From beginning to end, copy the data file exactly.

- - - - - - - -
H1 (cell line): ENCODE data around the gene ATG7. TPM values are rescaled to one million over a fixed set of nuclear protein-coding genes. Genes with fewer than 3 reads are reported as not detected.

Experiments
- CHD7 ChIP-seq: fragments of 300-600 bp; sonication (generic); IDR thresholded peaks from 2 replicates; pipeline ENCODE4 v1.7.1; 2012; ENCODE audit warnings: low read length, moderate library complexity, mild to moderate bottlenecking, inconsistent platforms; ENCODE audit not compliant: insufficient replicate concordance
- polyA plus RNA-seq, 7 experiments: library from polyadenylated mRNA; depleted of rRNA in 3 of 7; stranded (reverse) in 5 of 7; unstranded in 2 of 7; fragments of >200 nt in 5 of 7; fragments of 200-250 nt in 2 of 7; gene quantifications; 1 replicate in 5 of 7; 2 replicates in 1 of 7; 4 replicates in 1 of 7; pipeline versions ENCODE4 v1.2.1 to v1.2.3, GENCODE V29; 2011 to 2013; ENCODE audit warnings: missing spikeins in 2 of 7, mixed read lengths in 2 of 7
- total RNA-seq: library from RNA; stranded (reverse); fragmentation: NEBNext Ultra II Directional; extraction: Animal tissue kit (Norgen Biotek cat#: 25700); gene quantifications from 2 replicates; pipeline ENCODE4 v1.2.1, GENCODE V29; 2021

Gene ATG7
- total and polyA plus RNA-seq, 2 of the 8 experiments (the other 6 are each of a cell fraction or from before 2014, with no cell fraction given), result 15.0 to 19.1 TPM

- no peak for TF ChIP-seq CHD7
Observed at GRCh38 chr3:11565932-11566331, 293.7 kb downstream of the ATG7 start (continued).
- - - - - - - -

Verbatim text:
H1 (cell line): ENCODE data around the gene ATG7. TPM values are rescaled to one million over a fixed set of nuclear protein-coding genes. Genes with fewer than 3 reads are reported as not detected.

Experiments
- CHD7 ChIP-seq: fragments of 300-600 bp; sonication (generic); IDR thresholded peaks from 2 replicates; pipeline ENCODE4 v1.7.1; 2012; ENCODE audit warnings: low read length, moderate library complexity, mild to moderate bottlenecking, inconsistent platforms; ENCODE audit not compliant: insufficient replicate concordance
- polyA plus RNA-seq, 7 experiments: library from polyadenylated mRNA; depleted of rRNA in 3 of 7; stranded (reverse) in 5 of 7; unstranded in 2 of 7; fragments of >200 nt in 5 of 7; fragments of 200-250 nt in 2 of 7; gene quantifications; 1 replicate in 5 of 7; 2 replicates in 1 of 7; 4 replicates in 1 of 7; pipeline versions ENCODE4 v1.2.1 to v1.2.3, GENCODE V29; 2011 to 2013; ENCODE audit warnings: missing spikeins in 2 of 7, mixed read lengths in 2 of 7
- total RNA-seq: library from RNA; stranded (reverse); fragmentation: NEBNext Ultra II Directional; extraction: Animal tissue kit (Norgen Biotek cat#: 25700); gene quantifications from 2 replicates; pipeline ENCODE4 v1.2.1, GENCODE V29; 2021

Gene ATG7
- total and polyA plus RNA-seq, 2 of the 8 experiments (the other 6 are each of a cell fraction or from before 2014, with no cell fraction given), result 15.0 to 19.1 TPM

- no peak for TF ChIP-seq CHD7
Observed at GRCh38 chr3:11565932-11566331, 293.7 kb downstream of the ATG7 start (continued).